| Login Help
Home header left
Give button


The 1-26 Championships - Day Two Report

Tuesday, the 23rd of June, dawned with a sky that promised top quality racing, but later in the day became the catalyst to force racers to try and find a “home”, and fast.


Mitch Hudson, Contest Director, called the Pilot’s meeting for 10am and all the pilots and a large portion of the crews crowded into the Albuquerque Soaring Clubhouse to hear a presentation form ASC member, and FAA Safety Guru, J. D. Huss.  J. D. talked about the FAA Wings Program before giving briefings on general weather hazards (thunderstorms, micro bursts, etc.), sun exposure, dehydration, general and special air space and New Mexico’s ground hazards (like wiggling sticks). 


After J. D.s presentation, Chief Tow Pilot, and Nationally ranked racer, Billy Hill explained grid and launch procedures and then was followed by Marty Hudson who briefed retrieve actions, which was tested later in the day with the 1-26s.


This was the second practice day for the 1-26s and expectations ran high. In preparation for launch, Mitch met with his secret weather forecaster, the contest is being fed weather over a teleconference from a secret location by a secret forecaster, before conferring with his task committee (Bob Von Helens, Bill Vickland and Francois Pin). It was determined that the task for the day would be: Moriarty, Clines Corners, Cedarvale and back to Moriarty.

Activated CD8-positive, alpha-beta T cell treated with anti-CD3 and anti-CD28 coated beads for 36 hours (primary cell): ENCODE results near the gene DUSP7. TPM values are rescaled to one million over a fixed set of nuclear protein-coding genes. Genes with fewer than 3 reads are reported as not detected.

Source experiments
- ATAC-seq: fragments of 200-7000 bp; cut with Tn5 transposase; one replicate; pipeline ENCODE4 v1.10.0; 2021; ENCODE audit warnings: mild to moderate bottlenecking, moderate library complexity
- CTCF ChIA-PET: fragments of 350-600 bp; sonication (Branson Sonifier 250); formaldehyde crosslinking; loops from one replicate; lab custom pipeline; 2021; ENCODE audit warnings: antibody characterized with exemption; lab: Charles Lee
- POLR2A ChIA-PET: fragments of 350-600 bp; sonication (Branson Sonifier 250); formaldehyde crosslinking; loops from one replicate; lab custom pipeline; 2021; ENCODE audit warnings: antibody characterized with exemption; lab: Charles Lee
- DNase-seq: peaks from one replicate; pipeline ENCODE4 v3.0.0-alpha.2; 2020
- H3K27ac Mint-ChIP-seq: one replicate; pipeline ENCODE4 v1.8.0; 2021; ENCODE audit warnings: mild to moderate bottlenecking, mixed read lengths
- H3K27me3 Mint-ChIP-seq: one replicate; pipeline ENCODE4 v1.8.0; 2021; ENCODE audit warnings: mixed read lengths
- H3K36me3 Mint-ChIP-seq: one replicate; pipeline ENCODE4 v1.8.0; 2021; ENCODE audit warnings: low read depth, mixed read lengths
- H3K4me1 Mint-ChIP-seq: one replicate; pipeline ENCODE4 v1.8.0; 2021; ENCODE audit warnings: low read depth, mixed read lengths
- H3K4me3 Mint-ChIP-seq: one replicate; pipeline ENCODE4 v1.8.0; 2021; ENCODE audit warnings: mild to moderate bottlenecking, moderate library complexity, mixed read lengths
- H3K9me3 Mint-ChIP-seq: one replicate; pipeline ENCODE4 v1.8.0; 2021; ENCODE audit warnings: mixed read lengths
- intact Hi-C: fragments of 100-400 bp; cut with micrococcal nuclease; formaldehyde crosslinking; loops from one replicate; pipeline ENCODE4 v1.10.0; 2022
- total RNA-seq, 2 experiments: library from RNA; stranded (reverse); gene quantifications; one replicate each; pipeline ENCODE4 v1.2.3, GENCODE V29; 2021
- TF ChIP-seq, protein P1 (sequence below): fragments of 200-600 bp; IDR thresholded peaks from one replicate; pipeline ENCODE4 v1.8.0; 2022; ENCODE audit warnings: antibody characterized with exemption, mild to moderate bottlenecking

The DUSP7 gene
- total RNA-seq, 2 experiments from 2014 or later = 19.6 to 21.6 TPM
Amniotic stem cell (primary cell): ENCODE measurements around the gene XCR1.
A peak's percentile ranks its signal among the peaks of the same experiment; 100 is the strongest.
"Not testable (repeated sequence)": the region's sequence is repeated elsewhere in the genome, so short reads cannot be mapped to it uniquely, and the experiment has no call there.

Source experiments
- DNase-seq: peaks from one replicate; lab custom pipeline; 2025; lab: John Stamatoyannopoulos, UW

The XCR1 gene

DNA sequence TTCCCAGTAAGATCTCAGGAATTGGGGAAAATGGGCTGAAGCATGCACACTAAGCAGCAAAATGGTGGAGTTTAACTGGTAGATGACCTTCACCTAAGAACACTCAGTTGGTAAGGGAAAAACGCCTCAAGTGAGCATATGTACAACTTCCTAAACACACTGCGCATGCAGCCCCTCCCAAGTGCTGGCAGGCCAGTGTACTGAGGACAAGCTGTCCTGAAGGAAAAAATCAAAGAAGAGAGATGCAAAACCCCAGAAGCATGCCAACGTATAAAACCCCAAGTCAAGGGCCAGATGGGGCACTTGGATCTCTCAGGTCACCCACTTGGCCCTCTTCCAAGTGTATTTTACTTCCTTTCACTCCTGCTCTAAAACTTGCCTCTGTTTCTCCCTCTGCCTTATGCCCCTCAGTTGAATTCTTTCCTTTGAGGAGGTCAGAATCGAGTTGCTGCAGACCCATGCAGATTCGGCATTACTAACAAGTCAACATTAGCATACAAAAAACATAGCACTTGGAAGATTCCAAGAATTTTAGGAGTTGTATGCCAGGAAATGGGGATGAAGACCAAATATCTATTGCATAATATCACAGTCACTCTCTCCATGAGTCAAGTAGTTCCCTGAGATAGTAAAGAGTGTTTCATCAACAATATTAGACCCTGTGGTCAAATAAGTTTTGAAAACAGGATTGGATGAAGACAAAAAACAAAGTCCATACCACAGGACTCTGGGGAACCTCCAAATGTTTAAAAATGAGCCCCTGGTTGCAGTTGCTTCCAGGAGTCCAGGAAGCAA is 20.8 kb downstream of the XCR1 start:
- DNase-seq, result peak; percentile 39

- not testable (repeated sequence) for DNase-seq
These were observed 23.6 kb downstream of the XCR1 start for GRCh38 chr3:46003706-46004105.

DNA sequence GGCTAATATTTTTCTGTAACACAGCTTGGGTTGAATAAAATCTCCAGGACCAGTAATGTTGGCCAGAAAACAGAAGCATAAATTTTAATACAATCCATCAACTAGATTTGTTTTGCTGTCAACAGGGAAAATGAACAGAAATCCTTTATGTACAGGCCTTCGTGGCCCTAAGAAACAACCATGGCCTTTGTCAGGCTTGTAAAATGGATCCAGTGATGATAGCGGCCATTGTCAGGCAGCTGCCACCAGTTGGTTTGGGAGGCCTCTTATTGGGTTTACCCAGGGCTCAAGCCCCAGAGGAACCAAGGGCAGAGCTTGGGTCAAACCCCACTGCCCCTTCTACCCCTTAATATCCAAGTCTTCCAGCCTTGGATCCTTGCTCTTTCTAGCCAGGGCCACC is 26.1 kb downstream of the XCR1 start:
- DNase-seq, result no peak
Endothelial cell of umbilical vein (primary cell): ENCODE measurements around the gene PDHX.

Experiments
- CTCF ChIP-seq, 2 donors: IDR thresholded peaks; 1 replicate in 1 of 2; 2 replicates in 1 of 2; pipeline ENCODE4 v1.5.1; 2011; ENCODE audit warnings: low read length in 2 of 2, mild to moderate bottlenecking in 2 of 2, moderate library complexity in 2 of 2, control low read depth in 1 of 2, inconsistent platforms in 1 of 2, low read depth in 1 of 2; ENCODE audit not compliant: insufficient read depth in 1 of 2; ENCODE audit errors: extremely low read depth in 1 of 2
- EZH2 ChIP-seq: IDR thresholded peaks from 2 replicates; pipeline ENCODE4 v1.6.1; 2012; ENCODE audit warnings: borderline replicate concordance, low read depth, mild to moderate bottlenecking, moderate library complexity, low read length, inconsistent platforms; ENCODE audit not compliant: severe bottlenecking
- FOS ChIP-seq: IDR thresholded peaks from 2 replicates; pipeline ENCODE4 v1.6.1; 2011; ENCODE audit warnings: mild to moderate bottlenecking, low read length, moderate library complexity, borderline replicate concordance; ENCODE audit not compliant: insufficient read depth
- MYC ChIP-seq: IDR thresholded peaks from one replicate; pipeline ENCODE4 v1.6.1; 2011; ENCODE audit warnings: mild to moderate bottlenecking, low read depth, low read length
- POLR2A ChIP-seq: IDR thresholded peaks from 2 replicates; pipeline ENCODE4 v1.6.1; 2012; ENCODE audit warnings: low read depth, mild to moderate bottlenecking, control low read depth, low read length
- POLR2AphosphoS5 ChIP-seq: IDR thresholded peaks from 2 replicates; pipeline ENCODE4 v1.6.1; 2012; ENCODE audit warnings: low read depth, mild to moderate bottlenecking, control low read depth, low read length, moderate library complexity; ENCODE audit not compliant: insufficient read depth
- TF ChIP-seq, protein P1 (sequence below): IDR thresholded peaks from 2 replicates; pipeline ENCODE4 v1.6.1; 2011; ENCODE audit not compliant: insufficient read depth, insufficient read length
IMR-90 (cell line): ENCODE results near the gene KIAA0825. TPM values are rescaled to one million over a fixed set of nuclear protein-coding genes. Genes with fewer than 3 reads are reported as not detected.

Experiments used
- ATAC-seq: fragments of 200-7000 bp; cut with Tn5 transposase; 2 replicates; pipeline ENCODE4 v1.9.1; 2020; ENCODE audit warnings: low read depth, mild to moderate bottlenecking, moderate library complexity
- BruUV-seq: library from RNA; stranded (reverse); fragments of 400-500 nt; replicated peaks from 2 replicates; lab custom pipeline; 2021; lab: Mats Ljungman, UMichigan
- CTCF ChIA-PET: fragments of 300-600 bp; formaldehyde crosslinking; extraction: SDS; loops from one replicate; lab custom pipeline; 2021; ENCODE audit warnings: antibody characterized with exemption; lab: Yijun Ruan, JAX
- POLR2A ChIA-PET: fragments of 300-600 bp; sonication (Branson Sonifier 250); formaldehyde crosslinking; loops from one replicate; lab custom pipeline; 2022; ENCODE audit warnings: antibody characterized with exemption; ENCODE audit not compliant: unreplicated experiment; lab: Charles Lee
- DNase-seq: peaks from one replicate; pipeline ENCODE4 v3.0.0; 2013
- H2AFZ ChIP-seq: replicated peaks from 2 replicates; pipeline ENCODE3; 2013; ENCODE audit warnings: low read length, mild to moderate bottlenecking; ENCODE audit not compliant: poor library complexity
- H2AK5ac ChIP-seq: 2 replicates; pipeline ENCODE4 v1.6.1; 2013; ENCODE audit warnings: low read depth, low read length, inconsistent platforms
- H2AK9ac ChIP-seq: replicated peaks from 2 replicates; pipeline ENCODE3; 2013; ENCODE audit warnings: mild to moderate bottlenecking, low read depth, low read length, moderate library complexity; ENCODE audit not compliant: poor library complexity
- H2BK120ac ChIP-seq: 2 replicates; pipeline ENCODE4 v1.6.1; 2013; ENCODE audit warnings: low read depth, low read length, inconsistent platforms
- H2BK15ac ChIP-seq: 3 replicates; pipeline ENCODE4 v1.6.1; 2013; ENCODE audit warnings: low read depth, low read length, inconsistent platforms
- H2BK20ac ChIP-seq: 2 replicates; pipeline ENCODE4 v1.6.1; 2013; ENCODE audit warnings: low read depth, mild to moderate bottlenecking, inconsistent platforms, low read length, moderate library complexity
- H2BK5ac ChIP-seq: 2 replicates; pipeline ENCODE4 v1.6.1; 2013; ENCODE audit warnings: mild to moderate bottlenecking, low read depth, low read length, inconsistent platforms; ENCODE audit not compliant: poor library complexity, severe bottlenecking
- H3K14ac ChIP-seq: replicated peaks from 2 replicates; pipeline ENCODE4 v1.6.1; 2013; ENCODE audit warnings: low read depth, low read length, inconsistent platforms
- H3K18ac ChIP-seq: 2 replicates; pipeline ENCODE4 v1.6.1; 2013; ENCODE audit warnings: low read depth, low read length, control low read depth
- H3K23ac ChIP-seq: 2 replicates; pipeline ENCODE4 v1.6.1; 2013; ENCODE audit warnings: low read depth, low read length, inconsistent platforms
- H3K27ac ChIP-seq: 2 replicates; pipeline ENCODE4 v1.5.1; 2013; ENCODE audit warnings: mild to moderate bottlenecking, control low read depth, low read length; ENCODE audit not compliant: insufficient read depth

Just prior to launch, winds kept the support crews hopping as they were initially undecided if the mass launch was going to be a 26 (the primary runway) or 08 launch. The winds settled down long enough for a safe and efficient 26 launch.


As the flights progressed, the weather began to deteriorate, however six of the 1-26 racers made it around the course and back, however the landings were a combination of primary runway, emergency runway (Moriarty doesn’t have a cross wind runway, however Club Members have built an emergency dirt strip ninety degrees to the primary just for days like today), and carnival landings.  Editor: A carnival landing is one in which you chose a taxiway, a road, a parking ramp, or any flat piece of ground that you think you can put the plane down on.   Four of the intrepid aeronauts chose to opt out and try seeing some of the Land of Enchantment up close as they landed out. 


Capturing the last day of practice was Ron Swartz (480), go figure, and coming in a very close second was Bob Hurni (190).  Even though the weather fell apart1-26 racers could be heard saying they can’t wait to get to real racing…tomorrow will come none too soon.

Posted: 6/23/2009


Search Posts

Recent Posts

Legal Notice

The SSA policy on member posting is located here